Almost 90% of the time, I recommend you use this on Linkedin especially if it’s a new campaign. CPC means Cost Per Click. This means you only pay when someone clicks.
Of course, the type of chargeable click differs based on the objective you’ve chosen as covered in the previous section.
This option gives you max control of your bids. Great for budget control.
The biggest mistake I observed is that advertisers get carried away and bid extremely low.
It doesn’t work that way. If you bid too low, your ads won’t deliver. If your ads are not delivering, you won’t get data or results in early.
Then you might think Linkedin doesn’t work when it because you used the wrong bidding strategy.
If it’s a new campaign, front load your ads and bid 20% above the recommended bid.
Once you have enough eyeballs and data at 15,000 impressions, you can start lowering the bid if you notice you’re paying lesser.
Likely, you’ll end up paying lesser than your bid to the second price auction.
Bidding high at the start gives you a sense of what you can optimize early.
Your daily budget plays a big role too. Aim for at least 10 clicks a day. So if the bid is $10, you’ll need a daily budget of $100.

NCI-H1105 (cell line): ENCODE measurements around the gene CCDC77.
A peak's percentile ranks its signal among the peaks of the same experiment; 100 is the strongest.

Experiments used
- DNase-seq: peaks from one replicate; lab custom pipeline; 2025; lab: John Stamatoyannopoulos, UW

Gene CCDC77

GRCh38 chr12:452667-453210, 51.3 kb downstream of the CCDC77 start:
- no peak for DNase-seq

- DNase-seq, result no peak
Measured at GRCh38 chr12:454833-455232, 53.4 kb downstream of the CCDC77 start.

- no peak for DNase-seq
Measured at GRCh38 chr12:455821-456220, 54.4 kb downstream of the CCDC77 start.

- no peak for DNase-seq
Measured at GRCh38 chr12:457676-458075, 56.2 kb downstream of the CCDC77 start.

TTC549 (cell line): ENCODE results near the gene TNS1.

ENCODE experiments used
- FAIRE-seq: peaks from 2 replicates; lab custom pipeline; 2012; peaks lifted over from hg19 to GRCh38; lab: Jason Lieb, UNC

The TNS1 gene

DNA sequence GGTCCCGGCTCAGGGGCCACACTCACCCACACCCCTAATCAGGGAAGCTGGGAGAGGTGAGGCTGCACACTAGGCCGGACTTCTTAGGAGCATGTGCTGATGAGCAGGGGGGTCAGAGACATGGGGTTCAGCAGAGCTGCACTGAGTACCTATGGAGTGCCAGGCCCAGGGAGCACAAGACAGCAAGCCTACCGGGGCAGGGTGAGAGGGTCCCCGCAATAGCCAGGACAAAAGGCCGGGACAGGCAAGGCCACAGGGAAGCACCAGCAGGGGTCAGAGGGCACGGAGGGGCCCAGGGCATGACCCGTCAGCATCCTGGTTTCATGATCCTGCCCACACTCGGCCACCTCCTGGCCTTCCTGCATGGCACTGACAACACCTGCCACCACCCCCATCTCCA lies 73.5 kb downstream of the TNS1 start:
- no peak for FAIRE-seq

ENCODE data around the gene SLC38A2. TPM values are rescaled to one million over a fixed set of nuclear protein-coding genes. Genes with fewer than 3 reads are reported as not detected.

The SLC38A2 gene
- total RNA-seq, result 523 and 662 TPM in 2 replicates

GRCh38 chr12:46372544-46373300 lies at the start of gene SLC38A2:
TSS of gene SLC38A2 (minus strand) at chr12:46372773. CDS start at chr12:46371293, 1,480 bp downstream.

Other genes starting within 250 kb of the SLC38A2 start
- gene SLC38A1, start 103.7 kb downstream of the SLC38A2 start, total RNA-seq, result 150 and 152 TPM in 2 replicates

Usually, you’ll need to aim for 10 clicks and above. If you get too little clicks a day, it defeats the purpose of advertising.
When to use CPM:
The only time I use this is for brand awareness. CPM means Cost Per Mile. Which means how much an advertiser pays for 1,000 views on their ads.
Brand awareness campaigns alone for B2B will get you fired from your job. In most B2B companies, lead generation is the main KPI.
So where does brand awareness fit in?
It might be counter-intuitive but running brand awareness does lower the Cost Per Lead (CPL). The trick here is running it in conjunction with a lead generation campaign.
Many brands have seen great results if they split their total marketing budget by 60:40 where 60% goes towards lead generation and 40% goes to brand awareness.
There is no hard rule on this. I personally would recommend you go 90% lead generation and 10% brand awareness if you are just starting out.
You’ll need to get quick wins by generating leads so you can secure more budget. Which is why the percentage is skewed more to lead generation.
Tweak this according to where your business is now.
Measuring, Reporting, and Analytics on Linkedin
How would you know if your Linkedin ad campaign was a success?
That’s where measurements and analytics come in. We live in a world where there’s plenty of data. It tells you the health of your campaigns.
You’ll know exactly what’s not working and what needs improvement.
The very first thing you’ll need is to identify what you need to measure. Measuring the right metrics that align with the objective is key.